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Blakeasd
Jun 27, 2011, 06:53 PM
Hello,
I am following along with this tutorial (http://www.raywenderlich.com/3888/how-to-create-a-game-like-tiny-wings-part-1), and I need some help understanding some code.

In the interface of Terrain.h the following lines of code are there:

#define kMaxHillPoints 1000
int _offsetX;
CGPoint _hillKeyPoints[kMaxHillKeyPoints];
CCSprite *_stripes;





Why is there an underscore before offsetX and stripes, is that just a naming convention used by the author or is it a known Objective-C naming convention? I have the same question with the #define line, I have seen these before, but why is there a k in front of MaxHillPoints?

Can someone also explain the CGPoint with the brackets beside it, what do the brackets mean?


In the Terrain.m there is a synthesize line that looks like this:
@synthesize stripes = _stripes;

What this code mean? I have seen and used @synthesize, but why is the author setting it equal to something?

I know this tutorial was written for IOS, but I am using the Mac port of Cocos2d.

Thanks!



wlh99
Jun 27, 2011, 07:10 PM
It's a naming convention used by the author.
The idea is that to set a member with

stripes = myStripe;

instead of

self.stripe = myStripe;

can cause a leak. By hiding the the member with an underscore, it forces the use of accessor methods. The = equates the accessor method "setStripe" to the member "_stripe" instead of the default "stripe"

I don't think the convention is used very often with Cocca. I tried to learn and use it in a project once. It only confused me and screwed things up.

Using k is very common. It lets you know that is not a variable in the program, but rather a defined constant. I think "k" is derived from the first sound in the word constant.

jiminaus
Jun 27, 2011, 07:32 PM
Can someone also explain the CGPoint with the brackets beside it, what do the brackets mean?


_hillKeyPoints is an array of CGPoint, size is kMaxHillPoints.


In the Terrain.m there is a synthesize line that looks like this:
@synthesize stripes = _stripes;

What this code mean? I have seen and used @synthesize, but why is the author setting it equal to something?


Synthesize the stripes getter and setStripes: setter to use the _stripes instance variable. This syntax is necessary when the backing ivar isn't named the same as the declared property.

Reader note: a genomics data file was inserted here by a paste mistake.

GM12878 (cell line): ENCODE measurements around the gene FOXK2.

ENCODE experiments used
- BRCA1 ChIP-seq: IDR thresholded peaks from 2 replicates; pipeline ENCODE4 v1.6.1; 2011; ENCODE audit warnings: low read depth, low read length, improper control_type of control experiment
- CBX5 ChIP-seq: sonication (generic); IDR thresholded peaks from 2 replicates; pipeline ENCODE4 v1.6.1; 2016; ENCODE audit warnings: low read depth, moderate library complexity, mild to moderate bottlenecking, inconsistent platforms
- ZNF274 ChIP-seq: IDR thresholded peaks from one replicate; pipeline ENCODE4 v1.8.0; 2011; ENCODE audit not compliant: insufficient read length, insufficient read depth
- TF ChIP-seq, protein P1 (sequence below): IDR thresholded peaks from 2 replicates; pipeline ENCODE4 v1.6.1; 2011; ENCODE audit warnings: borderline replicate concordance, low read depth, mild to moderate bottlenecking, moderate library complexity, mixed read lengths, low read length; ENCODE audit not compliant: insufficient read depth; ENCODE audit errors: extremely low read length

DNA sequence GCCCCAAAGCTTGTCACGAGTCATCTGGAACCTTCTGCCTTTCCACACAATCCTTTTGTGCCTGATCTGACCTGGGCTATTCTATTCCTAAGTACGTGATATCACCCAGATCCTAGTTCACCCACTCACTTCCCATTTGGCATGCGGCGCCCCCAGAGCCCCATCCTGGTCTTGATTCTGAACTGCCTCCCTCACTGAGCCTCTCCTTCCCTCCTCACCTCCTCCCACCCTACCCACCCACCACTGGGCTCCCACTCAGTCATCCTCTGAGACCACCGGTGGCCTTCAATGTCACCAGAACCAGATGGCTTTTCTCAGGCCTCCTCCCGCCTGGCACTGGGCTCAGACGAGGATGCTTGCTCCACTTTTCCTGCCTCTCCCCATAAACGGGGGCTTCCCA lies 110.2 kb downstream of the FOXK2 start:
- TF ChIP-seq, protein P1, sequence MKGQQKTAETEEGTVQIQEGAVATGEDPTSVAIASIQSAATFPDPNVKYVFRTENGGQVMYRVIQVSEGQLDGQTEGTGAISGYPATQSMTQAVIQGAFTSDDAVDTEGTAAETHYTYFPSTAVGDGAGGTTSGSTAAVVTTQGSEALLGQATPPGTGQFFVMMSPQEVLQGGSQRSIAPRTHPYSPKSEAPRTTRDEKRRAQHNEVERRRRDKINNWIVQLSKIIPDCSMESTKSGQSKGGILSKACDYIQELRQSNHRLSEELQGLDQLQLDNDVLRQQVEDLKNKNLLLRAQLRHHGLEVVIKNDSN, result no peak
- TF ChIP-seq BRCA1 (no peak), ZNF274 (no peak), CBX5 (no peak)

Blakeasd
Jun 27, 2011, 08:02 PM
Thanks everyone!
What is the advantage to using a constant rather than an int or a float?

jiminaus
Jun 27, 2011, 08:05 PM
Thanks everyone!
What is the advantage to using a constant rather than an int or a float?

Self documenting code. kMaxHillPoints is clearer than 1000.

Maintainability. If kMaxHillPoints is used consistently, than the size of the array can be changed just by changing the constant.

Blakeasd
Jun 27, 2011, 08:18 PM
What I mean is why do this:


#define kMaxHillPoints 1000



rather than



int maxHillPoints;



and setting it equal to 1000?

jiminaus
Jun 27, 2011, 08:32 PM
What I mean is why do this:

#define kMaxHillPoints 1000


rather than

int maxHillPoints;


and setting it equal to 1000?

Actually I do prefer const int (the const is important) over #define. I don't like using preprocessor defines for anything except conditional compilations (and a small class of macros such as asserts and logs).

But it can be a bit tricky when the constant is used as in the cited context. For you, I would suggest sticking with #define here.

Shawnpk
Jun 28, 2011, 12:08 AM
What I mean is why do this:


#define kMaxHillPoints 1000



rather than



int maxHillPoints;



and setting it equal to 1000?

Let's say you use maxHillPoints 20 times in your code and set it to 1000. Then you decide 1000 isn't enough and you want to change it to 10,000. Without the #define, you would have to change the 1000 to 10,000 20 different times. If you use #define kMaxHillPoints 1000 and you wanted to change it, you would only need to change it in one place and the change would take affect globally. It's also much easier to read and understand kMaxHillPoints than just a plane 1000.

Sander
Jun 28, 2011, 03:35 AM
What I mean is why do this:


#define kMaxHillPoints 1000



rather than



int maxHillPoints;



and setting it equal to 1000?

Your question has been answered already, but I think it was misunderstood. Modern C programming does indeed prefer


const int maxHillPoints = 1000;

since use of the preprocessor is preferably minimized. One advantage of using const int instead of a #define is that in the debugger, the symbol "maxHillPoints" is still visible and the #define will have been replaced with its numerical value. It then becomes harder to track where the number came from.

I think it's largely a matter of style though.

Blakeasd
Jun 28, 2011, 10:38 AM
Ah, I see now.
Thanks!